By Karl Sweetman
Any long-term reader of the CuencaHighLife comments section will testify that the tone of those posts has grown noticeably more vitriolic and vituperative over the past few years, especially when the topic involves U.S.politics or culture. This phenomenon is not unique to CHL; the comments sections of virtually all U.S. publications have experienced the same fate. Political arguments seem to bring out the worst of the worst.
A recent CHL commenter expressed complete disgust with both major U.S. political parties and suggested that perhaps it is time to form a third party whose mission would be “to do the best that we can for the most that we can.” I used to believe something similar, i.e., that what we needed was not just one new political party but rather multiple new political parties under a more parliamentary system of government that would have the effect of forcing compromise and conciliation.
However, as the divide between political philosophies became more exaggerated and progressively grew into a gaping chasm, the possibility of meeting anywhere in the middle became an impossible pipe dream. For any who may have held out the slightest hope for such a possibility, the events in Washington, D.C. last week should have rudely shaken them out of their dreamy slumber.
So what’s the solution? How can such huge differences ever be resolved?
Answer: they can’t. Just like a marriage that has gone horribly bad, the solution is *not* forcing two parties who hate each other to stay together “for the kids.” Quoting a September 2020 op-ed in the Philadelphia Inquirer entitled America Is Over: Let’s Just Split Into Different Countries:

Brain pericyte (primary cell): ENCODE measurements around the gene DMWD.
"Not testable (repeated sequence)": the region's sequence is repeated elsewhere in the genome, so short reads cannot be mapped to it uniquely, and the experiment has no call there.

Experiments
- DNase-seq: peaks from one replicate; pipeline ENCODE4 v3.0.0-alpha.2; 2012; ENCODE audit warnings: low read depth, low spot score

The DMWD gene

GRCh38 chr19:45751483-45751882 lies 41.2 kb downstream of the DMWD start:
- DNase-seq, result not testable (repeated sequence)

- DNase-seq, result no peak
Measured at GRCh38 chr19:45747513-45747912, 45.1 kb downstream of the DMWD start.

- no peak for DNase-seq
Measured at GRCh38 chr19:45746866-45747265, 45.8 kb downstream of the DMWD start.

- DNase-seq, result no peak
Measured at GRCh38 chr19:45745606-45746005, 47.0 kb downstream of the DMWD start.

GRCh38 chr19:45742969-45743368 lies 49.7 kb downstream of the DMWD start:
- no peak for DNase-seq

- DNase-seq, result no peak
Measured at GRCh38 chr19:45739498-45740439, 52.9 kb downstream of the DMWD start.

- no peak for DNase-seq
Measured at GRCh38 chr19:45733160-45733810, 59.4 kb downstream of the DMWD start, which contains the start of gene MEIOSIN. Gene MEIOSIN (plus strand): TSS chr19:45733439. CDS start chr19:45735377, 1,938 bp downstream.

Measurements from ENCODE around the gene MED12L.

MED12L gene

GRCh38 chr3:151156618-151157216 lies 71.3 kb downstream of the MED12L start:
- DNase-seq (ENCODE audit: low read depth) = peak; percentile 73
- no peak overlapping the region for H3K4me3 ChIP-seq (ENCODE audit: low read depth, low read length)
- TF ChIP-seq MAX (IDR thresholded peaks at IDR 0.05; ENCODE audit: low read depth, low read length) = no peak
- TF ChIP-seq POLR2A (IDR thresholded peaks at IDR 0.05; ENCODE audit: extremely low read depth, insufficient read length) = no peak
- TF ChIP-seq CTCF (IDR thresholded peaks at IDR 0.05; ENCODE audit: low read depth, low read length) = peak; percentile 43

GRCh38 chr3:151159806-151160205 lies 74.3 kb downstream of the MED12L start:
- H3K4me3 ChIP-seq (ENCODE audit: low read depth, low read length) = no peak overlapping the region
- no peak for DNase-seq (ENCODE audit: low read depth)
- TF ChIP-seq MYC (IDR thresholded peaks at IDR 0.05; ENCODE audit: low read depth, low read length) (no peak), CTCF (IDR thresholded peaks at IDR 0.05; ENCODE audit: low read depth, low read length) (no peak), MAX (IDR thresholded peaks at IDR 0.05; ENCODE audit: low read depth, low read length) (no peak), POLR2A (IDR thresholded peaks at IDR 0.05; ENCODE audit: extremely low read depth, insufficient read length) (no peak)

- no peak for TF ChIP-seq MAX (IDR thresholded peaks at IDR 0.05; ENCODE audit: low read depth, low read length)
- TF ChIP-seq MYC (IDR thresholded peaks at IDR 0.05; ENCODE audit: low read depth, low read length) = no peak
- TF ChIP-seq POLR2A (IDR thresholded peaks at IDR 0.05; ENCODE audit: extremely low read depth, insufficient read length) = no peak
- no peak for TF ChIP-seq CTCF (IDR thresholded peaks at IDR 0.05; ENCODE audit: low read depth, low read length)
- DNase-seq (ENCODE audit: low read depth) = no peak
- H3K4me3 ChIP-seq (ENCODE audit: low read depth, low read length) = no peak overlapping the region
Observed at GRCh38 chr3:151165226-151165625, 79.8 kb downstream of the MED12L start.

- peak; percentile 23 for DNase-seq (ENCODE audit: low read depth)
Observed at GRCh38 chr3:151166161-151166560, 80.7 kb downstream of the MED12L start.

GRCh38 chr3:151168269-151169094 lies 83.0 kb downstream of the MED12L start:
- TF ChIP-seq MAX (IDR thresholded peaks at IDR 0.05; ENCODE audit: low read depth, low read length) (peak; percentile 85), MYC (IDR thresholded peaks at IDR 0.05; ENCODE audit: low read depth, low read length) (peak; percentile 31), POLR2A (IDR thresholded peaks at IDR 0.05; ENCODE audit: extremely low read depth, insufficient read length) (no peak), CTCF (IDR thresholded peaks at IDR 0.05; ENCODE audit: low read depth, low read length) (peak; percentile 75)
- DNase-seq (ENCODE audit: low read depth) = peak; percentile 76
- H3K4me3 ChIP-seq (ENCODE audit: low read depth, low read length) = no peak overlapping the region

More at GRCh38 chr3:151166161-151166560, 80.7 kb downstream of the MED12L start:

“No one in our country seems happy today. The right is angry. The left is despondent. Our nation reminds me of those married couples who try to stay together for “the children” but end up making everyone around them miserable.
“Maybe it’s time for a breakup. Yes, I know a few Southern states tried this before and it did not turn out too well. I am thinking about something a little less bloody — like Brexit.
“America had a nice run. We won two world wars, gave the world the automobile, nuclear power, the internet, and put men on the moon. But now it just may be time to admit that our country has jumped the shark.”
The idea that there exists some “mushy middle ground” that will pacify warring parties that hold vastly differing views is wishful thinking. The reality is that there is no such “middle ground.”
Think abortion. Gun control. Medicare for all. Drug legalization. Prostitution. Wealth redistribution. Education. Student loans. Immigration. Internet censoring. Government surveillance. Foreign policy. UBI. Foreign aid. The list is endless.
So why not agree to end the marriage equitably and allow a peaceful separation before things completely fall apart? Why not let people “vote with their feet,” choose to live with others who share their political views more closely, and let them govern themselves as they wish?
Would it be as simple as a one-page “no-fault” divorce decree? No, of course not. The process would probably make Brexit look like a walk in the park. But if what we witnessed this summer in numerous city streets and last week in the nation’s capital is any portent of things to come, I’d opt for going our separate ways any day.
Karl Sweetman is a retired orthodontist from Denton, Texas who has lived happily in Ecuador for many years.